A good many people believe (and some pray) that Donald Trump won’t be re-elected. Two people who may help Trump win a second term held a rally on the steps of the U.S. Capitol last week to unveil the platform that could hand him the election. They’re the new social-media phenom Democratic Congresswoman Alexandria Ocasio-Cortez (AOC) and veteran Massachusetts Democrat, left-wing senator Ed Markey. The platform they gifted the president with was their “Green New Deal.” If they do manage to saddle their party’s nominee for president with this political kryptonite — it’s green and it saps your strength — Mr. Trump may yet turn his under-40-per-cent approval ratings into a second surprise victory.
The classic way to beat an unpopular incumbent is to avoid unforced errors. Being too specific about your plans creates handholds an underdog can use to climb back into the race. Franklin Roosevelt ran in 1932 in the politically safest way possible, by condemning Herbert Hoover’s deficit spending. At last week’s State of the Union address, Donald Trump looked gleeful as he tested out the talking points that may become 2020’s version of The Wall: “America will never be a socialist country.” It doesn’t quite swing like “Lock her up” but it might sell just as well.
Democratic strategists must understand the danger. But in the party’s activist base these days, “moderate” is a dirty word. The Democrats’ hard-left wing won’t play traditional strategic games but instead wants to load the party with a Big Green Government platform that would be two-ways dangerous: If it doesn’t re-elect Trump, it will hobble whoever beats him.
You’d think environmentalists would be careful with hot air, but the AOC-Markey manifesto is entirely aspirational. The most common complaint about it is that it provides hardly the slightest hint about what it will cost. But that’s because it provides hardly the slightest hint about what it actually will do. It’s all blue sky, no blueprint.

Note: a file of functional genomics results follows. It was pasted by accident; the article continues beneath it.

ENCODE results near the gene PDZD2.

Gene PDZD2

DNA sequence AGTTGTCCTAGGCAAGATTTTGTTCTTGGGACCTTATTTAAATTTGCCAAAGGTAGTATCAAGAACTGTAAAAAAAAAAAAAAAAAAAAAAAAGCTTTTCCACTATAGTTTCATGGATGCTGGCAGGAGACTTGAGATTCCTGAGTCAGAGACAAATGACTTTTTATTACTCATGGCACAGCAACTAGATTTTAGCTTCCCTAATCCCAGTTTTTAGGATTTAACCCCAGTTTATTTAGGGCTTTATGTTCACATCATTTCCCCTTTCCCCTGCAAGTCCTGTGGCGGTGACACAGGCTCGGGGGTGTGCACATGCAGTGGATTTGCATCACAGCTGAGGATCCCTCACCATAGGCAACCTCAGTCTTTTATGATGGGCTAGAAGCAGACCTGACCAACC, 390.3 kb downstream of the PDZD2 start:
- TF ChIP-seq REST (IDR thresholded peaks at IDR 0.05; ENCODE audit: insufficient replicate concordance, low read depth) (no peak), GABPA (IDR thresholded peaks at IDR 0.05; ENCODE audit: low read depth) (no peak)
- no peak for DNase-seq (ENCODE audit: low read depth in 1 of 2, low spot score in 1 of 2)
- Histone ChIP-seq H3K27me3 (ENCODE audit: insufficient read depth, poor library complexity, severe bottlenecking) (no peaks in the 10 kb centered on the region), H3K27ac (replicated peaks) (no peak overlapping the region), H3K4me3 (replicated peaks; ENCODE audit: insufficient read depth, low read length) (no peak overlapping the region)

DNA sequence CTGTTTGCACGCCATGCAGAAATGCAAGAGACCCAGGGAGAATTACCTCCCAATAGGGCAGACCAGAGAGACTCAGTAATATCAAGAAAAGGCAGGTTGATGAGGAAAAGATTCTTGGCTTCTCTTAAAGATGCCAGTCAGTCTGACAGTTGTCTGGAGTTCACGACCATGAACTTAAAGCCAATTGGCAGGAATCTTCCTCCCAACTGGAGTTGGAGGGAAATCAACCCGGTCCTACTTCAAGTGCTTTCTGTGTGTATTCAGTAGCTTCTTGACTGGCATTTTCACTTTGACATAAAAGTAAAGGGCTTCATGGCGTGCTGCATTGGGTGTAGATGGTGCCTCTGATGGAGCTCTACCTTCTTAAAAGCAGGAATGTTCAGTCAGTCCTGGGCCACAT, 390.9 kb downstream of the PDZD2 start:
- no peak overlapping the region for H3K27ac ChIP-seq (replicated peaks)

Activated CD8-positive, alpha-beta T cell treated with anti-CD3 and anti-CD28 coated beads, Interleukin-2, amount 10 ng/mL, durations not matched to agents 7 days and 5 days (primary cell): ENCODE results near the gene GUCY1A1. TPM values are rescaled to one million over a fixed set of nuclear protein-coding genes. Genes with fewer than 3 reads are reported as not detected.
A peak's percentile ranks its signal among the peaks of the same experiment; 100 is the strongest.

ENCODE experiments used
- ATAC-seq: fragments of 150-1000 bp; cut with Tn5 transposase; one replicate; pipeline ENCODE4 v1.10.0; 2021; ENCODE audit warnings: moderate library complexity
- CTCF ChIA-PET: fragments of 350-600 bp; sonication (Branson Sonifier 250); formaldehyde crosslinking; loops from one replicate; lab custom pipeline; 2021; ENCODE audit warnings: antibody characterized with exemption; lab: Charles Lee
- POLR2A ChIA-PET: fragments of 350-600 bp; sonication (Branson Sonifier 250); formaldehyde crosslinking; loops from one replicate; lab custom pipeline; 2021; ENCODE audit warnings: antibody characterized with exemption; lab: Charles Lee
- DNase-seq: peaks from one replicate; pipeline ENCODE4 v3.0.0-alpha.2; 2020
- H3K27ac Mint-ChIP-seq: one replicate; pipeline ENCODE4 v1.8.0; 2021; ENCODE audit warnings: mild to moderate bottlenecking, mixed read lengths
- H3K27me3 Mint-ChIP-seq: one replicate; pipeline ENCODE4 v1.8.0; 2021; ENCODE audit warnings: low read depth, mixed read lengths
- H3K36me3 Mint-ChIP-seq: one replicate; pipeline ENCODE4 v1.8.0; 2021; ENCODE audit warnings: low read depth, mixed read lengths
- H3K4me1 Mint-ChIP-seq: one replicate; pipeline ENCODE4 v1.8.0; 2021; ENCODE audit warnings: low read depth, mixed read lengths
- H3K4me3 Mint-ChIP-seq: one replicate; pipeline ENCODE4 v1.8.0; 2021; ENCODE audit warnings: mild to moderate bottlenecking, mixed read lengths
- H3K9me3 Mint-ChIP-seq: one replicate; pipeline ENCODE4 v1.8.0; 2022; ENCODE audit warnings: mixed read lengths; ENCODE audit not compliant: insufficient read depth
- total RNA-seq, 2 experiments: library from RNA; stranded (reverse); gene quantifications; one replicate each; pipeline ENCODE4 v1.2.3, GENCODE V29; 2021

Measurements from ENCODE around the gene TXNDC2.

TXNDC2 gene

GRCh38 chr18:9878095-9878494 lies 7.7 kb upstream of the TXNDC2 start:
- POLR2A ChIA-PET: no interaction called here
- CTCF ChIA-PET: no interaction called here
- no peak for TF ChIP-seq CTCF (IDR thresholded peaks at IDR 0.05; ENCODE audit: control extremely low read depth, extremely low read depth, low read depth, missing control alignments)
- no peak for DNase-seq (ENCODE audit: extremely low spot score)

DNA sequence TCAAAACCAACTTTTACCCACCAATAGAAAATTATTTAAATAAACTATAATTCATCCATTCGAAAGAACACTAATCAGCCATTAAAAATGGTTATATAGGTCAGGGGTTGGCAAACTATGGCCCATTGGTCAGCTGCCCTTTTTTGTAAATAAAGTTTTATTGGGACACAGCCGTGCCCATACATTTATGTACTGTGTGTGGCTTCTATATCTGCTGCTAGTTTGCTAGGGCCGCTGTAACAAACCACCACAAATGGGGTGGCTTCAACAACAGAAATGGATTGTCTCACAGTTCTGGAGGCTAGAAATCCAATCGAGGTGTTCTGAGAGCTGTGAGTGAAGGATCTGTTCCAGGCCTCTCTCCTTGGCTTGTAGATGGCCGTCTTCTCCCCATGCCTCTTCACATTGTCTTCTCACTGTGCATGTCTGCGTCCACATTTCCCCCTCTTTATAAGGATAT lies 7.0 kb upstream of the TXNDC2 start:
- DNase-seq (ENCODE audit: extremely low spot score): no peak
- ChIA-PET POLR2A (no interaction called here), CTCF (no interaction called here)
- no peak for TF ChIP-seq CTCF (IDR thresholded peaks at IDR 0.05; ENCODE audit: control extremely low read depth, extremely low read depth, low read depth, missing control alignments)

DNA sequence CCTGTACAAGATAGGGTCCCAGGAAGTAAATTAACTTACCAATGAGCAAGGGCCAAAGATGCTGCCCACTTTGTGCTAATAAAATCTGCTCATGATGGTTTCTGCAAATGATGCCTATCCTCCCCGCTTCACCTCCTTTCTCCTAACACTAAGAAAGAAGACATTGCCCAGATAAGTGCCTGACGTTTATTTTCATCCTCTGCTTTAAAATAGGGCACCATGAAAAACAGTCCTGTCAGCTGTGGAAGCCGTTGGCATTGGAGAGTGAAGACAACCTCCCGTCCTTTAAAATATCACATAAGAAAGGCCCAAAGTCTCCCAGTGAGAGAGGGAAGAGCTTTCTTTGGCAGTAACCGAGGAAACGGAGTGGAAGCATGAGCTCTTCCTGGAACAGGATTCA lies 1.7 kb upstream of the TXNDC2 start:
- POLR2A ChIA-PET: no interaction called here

At 14 double-spaced pages, the greenmanifestoruns about 2,000 words, i.e., about two-and-a-half times longer than this column. Its statements of “whereas-es” are 766 words, so its operational bit — which aims to largely re-make the U.S. economy — is a little over 1,300 words.
The whereas-es are a litany of actual and foretold woe: racial and gender differences in income and wealth (though it’s hard to see how they’re due to climate change); wildfires that will consume twice as much forest in 2050 as now (which at least might be linked to climate change but haven’t actually happened yet); declining life expectancy (mainly the fault of opioids); economic immobility (on which, studies say, the U.S. has lagged for at least a century, dating back to when the climatic change that people feared wasn’t warming, but a new ice age); depopulated rural communities (the trend for at leasttwocenturies); and imperiled national security (will a green president therefore declare a national security emergency?).
The new “New Deal” gets only the most vaporous outline. The government will be obliged to: repair and upgrade infrastructure; guarantee access to clean water; reduce the risks posed by climate impacts; within 10 years meet “100 per cent of the power demand in the United States through clean, renewable, and zero-emission energy sources” (though it’s not clear whether every adjective must apply to every energy source); restore and protect threatened, endangered and fragile ecosystems; and so on and so on — although some of this you’d think the federal government already considered its duty.
The deal’s most specific requirements are that government “ensure” it create “high-quality union jobs” and “guarantee a job with a family-sustaining wage, adequate family and medical leave, paid vacations, and retirement security to all people of the United States.” “Guarantee” is a strong word. Regarding what people would actually do in these jobs and who would be purchasing their output, if any, nothing is said.
In popular memory, the original New Deal that FDR rolled out between 1933 and 1936 has a wonderful reputation. In a 2016 poll, FDR was favoured to be next up on Mount Rushmore. It’s true the U.S. economy was a lot better off in 1939 than when Roosevelt took over in 1933. But scholars debate just how much improvement was his doing. People forget: A big part of the New Deal was detailed price and wage control of most of the U.S. economy — the so-called “Blue Eagle” program — which can’t have been good for investment and which the Supreme Court found unconstitutional in 1935. If a Green Eagle is what the Democrats’ socialists have in mind, the Court may have to step in again.
The U.S. unemployment rate is barely half what it was during Ronald Reagan’s “Morning in America” in 1984, and just a sixth what it was in 1933. It’s a strange time to want to enmesh the world’s leading economy in 1930s-style statism.